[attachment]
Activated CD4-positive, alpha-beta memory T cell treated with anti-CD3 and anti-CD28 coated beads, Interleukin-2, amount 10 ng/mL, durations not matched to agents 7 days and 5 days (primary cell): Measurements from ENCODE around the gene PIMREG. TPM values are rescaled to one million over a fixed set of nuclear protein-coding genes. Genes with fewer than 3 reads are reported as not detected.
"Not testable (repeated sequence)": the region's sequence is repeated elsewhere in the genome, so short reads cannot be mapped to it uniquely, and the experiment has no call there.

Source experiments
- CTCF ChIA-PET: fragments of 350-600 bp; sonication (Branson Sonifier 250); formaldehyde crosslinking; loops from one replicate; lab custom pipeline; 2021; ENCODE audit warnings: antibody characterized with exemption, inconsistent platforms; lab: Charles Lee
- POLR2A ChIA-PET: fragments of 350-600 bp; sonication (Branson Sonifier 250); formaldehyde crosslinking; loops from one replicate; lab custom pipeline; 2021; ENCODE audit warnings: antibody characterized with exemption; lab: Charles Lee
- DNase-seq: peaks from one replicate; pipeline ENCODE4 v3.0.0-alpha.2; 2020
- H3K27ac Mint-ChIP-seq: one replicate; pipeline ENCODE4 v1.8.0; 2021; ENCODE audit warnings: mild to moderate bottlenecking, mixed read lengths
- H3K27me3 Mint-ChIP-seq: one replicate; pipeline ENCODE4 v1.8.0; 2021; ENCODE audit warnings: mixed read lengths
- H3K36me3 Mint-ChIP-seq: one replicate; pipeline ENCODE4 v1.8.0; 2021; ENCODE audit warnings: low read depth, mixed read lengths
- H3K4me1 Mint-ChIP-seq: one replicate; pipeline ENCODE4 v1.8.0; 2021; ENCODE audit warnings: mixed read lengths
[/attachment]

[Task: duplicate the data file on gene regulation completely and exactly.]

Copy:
Activated CD4-positive, alpha-beta memory T cell treated with anti-CD3 and anti-CD28 coated beads, Interleukin-2, amount 10 ng/mL, durations not matched to agents 7 days and 5 days (primary cell): Measurements from ENCODE around the gene PIMREG. TPM values are rescaled to one million over a fixed set of nuclear protein-coding genes. Genes with fewer than 3 reads are reported as not detected.
"Not testable (repeated sequence)": the region's sequence is repeated elsewhere in the genome, so short reads cannot be mapped to it uniquely, and the experiment has no call there.

Source experiments
- CTCF ChIA-PET: fragments of 350-600 bp; sonication (Branson Sonifier 250); formaldehyde crosslinking; loops from one replicate; lab custom pipeline; 2021; ENCODE audit warnings: antibody characterized with exemption, inconsistent platforms; lab: Charles Lee
- POLR2A ChIA-PET: fragments of 350-600 bp; sonication (Branson Sonifier 250); formaldehyde crosslinking; loops from one replicate; lab custom pipeline; 2021; ENCODE audit warnings: antibody characterized with exemption; lab: Charles Lee
- DNase-seq: peaks from one replicate; pipeline ENCODE4 v3.0.0-alpha.2; 2020
- H3K27ac Mint-ChIP-seq: one replicate; pipeline ENCODE4 v1.8.0; 2021; ENCODE audit warnings: mild to moderate bottlenecking, mixed read lengths
- H3K27me3 Mint-ChIP-seq: one replicate; pipeline ENCODE4 v1.8.0; 2021; ENCODE audit warnings: mixed read lengths
- H3K36me3 Mint-ChIP-seq: one replicate; pipeline ENCODE4 v1.8.0; 2021; ENCODE audit warnings: low read depth, mixed read lengths
- H3K4me1 Mint-ChIP-seq: one replicate; pipeline ENCODE4 v1.8.0; 2021; ENCODE audit warnings: mixed read lengths